SINGAPORE: Stories of corporate culture gone off the rails have become a regular feature in the headlines.
From rampant sexism and bullying, falsifying of critical safety records, to underhand tactics against competitors and outright fraud, breakdowns in standards of governance inevitably lead to demands for strong action to be taken.
But while companies, governments and regulators may feel tempted to take decisive action to appease public anger, what are the most effective ways to bring corporate culture back on track?
Here are three insights to consider:
1. A NEW BROOM IS NOT ALWAYS THE ANSWER
When the rot sets in, it is tempting to demand change at the top.
In Singapore last year, a series of incidents at metro rail operator SMRT led to growing criticism in the press, an outpouring of anger on social media and hearings in the national parliament. Responding to the criticism, SMRT’s then CEO said the firm was “awash in collective shame” as calls mounted for senior heads to roll.
Yet in many instances, a witch hunt may actually prove counterproductive - a symbolic sacrifice rather than a substantive step to address the critical problems that the company faces. Put another way - is it wise to eject the pilot when we need to fix a plane in mid-flight?
Instead of demanding a “fall guy” to take the blame, it may be wiser for the leader to “fall in” - after all, they know best how the company works and how to address its challenges.
Of course in some cases change at the top is the only option.
Last year the CEO and founder of Uber, Travis Kalanick, was forced to stand down after a series of scandals hit the company. His replacement, Dara Khosrowshahi, has vowed to reboot the firm by introducing a new set of cultural values to the global ride-sharing firm.
Writing in a blog post on LinkedIn he said that “the culture and approach that got Uber where it is today is not what will get us to the next level".
Yet Uber is likely an exception. Rocked by a series of scandals, the firm had reached a tipping point.
A closer look at recent corporate history – companies such as Apple, HP, Yahoo and Starbucks - reveals many incidences where a new CEO does not automatically sweep the company clean. In some cases – Apple, for example - the original CEO had to be called back to tackle problems the successor could not fix.
2. BE TRANSPARENT ABOUT THE PROBLEM
After major corporate calamities, it is often the demonstration of commitment that matters more than what the company does with the CEO. Focusing on transparency will be the real determinant of success.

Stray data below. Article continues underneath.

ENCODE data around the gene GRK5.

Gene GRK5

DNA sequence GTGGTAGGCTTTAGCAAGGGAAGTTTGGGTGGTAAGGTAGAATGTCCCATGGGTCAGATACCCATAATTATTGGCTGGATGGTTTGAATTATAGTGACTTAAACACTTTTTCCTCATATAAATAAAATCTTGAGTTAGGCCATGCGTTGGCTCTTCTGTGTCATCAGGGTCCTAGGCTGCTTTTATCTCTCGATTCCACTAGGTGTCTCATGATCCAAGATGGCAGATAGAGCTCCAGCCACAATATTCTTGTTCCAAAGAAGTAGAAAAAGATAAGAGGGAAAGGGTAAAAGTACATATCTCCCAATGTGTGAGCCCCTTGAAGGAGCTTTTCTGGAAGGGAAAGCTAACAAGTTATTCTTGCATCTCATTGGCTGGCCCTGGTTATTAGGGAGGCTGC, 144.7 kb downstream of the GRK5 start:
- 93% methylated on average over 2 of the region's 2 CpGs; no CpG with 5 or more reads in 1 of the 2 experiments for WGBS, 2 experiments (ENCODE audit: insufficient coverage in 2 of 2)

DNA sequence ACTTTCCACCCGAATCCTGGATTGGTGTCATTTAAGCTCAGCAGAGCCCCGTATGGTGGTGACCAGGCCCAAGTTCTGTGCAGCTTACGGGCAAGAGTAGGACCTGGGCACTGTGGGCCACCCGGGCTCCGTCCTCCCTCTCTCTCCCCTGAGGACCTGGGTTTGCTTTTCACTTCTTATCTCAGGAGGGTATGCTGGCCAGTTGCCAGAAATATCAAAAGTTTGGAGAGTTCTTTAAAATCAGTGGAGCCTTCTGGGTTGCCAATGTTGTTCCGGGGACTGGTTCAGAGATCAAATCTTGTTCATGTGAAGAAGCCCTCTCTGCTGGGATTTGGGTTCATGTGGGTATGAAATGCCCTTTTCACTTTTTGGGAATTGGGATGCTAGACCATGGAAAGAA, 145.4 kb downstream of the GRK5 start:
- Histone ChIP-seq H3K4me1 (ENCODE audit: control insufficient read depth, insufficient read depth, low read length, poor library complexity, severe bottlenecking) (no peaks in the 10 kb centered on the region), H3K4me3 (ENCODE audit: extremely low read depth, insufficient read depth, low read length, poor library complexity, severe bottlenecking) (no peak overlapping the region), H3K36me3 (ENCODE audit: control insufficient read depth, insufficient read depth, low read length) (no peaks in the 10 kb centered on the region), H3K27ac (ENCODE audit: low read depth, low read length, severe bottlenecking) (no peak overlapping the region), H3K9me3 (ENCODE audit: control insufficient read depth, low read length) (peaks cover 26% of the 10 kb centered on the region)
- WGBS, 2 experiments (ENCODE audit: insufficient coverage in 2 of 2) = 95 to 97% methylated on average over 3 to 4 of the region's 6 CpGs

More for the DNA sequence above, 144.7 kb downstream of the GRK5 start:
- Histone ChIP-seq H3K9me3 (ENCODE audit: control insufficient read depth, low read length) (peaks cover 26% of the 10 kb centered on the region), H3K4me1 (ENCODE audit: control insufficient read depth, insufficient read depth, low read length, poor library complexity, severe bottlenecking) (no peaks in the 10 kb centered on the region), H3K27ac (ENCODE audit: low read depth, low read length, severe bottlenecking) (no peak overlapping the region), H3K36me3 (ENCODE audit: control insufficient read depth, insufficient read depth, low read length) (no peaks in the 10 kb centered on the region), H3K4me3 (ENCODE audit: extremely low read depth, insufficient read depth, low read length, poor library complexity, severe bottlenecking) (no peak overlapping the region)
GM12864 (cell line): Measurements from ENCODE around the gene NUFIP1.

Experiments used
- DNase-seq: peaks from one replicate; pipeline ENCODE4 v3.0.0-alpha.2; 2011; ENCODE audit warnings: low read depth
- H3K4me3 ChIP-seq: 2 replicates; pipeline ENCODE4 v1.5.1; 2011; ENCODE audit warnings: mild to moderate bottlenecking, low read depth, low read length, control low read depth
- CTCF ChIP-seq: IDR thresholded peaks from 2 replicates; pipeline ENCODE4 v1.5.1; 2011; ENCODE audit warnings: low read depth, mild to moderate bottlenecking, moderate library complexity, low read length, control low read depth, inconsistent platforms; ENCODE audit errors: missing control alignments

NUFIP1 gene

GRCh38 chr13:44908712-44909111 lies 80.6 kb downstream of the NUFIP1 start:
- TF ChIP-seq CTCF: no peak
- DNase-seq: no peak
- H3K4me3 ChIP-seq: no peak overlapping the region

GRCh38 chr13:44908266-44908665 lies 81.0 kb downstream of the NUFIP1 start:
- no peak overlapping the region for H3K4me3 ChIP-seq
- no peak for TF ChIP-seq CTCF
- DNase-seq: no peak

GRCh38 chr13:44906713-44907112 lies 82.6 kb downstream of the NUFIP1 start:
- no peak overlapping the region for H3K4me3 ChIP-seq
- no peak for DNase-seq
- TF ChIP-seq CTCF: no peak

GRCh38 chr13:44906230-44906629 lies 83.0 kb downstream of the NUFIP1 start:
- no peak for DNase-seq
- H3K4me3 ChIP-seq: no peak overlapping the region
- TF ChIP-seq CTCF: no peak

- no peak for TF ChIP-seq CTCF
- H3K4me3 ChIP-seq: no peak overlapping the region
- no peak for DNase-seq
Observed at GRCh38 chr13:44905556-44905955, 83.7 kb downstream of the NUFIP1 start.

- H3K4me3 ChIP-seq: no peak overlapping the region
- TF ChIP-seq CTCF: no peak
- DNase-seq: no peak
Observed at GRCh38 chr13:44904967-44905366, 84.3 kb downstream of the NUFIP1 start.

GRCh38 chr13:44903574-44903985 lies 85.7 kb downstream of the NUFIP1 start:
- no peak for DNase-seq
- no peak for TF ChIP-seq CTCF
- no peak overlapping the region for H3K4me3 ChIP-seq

The German multinational company Siemens has seen a series of corruption cases dating back more than a century. In 1914, for example, it was involved in a spectacular case of bribery in a deal with the Imperial Japanese Navy.
More recently, in 2005, Siemens officials were exposed surreptitiously paying off Greek government officials during the 2004 Summer Olympics.
The final straw came in 2008 when investigations by the German and US governments, among others, led to fines totalling some 2.5 billion euros (US$2.9 billion).
Jolted into action, Siemens culture recovery was impressive. Strict anti-corruption rules and processes were rapidly rolled out and the number of compliance staff was ramped up from just 86 to 500.
In addition, Siemens took on a former Interpol official to head its investigation unit and a co-founder of watchdog Transparency International to serve as an advisor.
Contrast that with the response of German car giant Volkswagen in the diesel emission scandal of 2015. When it was first revealed that emission tests might have been tampered with, Volkswagen first went into denial, insisting discrepancies were mere technical glitches.
It was only in the face of indisputable data that executives acknowledged there had been deliberate deception.
In the following months, more revelations surfaced, panic recalls were instituted worldwide and the company’s value and reputation plunged. Volkswagen did not try to arrest the problem by being more candid in its disclosures.
The common thing that happened at Siemens and Volkswagen was a CEO change after the debacles. But the results were vastly different. It probably goes beyond just the CEO factor but points more to the systemic adoption of transparency across all levels and functions of the organisation.
3. STAY FOCUSED ON GOOD GOVERNANCE
The bottom line in any effort to change corporate culture after a crisis is to be resolute in implementing solid governance practices.
Japanese optics and instrument manufacturer Olympus became the poster boy of bad governance in 2011 when a US$1.7 billion fraud was discovered by its newly appointed CEO, Michael Woodford.
The revelations took Olympus to the brink of collapse, wiping 82 per cent off its share value within a month and leading some observers to dub the firm “the Enron of Japan”.
Yet Olympus managed a miraculous turnaround, implementing strong governance measures that reshaped a highly conservative Japanese corporate culture. These include having outside members who form the majority of the board as well as genuinely independent external auditors.
As a result Olympus today is thriving once again.
Olympus’ business strategy had been totally overwhelmed by its bad culture. As management guru Peter Drucker famously quipped: “Culture eats strategy for breakfast.”
Good governance however can often come to the rescue and put a derailed organisation back on track. If anything, I should add:
Governance eats culture for lunch.
Lawrence Loh is director of Centre for Governance, Institutions and Organisations at NUS Business School, National University of Singapore. He is also deputy head and associate professor of Strategy and Policy at the school.